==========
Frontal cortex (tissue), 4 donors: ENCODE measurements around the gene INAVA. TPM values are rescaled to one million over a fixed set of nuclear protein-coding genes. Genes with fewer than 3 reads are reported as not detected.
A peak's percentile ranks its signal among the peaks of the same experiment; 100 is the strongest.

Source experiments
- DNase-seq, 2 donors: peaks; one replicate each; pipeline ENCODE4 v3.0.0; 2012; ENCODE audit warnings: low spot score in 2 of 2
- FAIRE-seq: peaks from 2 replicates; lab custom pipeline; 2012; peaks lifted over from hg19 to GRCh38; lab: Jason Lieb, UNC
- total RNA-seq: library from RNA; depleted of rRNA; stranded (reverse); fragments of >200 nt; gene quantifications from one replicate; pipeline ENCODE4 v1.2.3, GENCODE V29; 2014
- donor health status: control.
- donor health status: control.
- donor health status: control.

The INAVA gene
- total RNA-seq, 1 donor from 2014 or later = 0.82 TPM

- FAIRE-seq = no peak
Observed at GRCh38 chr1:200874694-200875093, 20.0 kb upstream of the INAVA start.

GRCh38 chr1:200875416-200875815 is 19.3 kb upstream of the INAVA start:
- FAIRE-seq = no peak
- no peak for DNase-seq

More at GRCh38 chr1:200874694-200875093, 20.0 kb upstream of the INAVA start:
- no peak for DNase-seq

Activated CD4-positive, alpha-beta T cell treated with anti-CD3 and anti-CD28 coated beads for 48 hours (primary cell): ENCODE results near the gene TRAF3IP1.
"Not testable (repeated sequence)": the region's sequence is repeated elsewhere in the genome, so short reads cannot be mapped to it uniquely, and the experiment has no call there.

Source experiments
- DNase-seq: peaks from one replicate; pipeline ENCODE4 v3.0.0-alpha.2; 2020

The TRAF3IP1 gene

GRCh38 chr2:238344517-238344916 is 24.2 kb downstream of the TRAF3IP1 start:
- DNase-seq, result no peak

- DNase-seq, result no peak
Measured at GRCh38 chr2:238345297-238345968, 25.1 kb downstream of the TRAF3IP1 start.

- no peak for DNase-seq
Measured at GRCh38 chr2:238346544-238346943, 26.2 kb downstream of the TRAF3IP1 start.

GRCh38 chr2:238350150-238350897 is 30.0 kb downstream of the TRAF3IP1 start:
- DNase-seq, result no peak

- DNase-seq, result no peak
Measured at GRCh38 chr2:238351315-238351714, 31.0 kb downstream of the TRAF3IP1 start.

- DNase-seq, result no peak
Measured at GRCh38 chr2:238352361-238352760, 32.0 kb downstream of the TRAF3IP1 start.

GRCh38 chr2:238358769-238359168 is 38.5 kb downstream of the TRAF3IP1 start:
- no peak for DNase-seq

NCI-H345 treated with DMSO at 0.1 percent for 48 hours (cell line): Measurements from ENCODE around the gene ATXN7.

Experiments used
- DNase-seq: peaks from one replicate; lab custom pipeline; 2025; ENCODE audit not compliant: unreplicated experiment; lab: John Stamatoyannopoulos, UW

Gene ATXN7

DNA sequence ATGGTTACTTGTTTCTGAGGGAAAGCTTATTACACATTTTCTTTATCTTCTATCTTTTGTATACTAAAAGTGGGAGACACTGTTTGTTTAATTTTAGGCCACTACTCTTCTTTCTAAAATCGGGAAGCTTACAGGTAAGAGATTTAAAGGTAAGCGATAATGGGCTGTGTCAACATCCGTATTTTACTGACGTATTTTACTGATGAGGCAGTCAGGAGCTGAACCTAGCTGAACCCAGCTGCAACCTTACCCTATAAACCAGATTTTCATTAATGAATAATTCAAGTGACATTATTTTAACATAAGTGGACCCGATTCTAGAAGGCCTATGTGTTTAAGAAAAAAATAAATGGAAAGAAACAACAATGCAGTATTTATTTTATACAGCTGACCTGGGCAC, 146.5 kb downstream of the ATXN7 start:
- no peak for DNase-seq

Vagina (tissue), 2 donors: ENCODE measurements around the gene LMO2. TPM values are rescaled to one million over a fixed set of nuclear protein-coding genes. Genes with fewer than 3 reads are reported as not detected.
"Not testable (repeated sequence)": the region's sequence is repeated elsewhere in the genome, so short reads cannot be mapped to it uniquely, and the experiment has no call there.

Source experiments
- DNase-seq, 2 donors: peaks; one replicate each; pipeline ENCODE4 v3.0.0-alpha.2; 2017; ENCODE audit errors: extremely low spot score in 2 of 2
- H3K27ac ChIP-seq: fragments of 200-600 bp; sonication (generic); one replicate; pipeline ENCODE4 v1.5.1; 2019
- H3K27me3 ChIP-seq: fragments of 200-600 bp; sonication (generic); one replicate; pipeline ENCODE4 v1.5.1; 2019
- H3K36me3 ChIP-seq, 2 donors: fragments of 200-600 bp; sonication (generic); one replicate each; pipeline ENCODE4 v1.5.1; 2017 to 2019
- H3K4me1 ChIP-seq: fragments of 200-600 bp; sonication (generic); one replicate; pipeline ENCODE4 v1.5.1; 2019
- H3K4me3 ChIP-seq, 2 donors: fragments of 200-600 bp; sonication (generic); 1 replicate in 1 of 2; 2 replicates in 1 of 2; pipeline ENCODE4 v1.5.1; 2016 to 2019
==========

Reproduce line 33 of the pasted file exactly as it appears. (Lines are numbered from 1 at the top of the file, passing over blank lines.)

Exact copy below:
Measured at GRCh38 chr2:238351315-238351714, 31.0 kb downstream of the TRAF3IP1 start.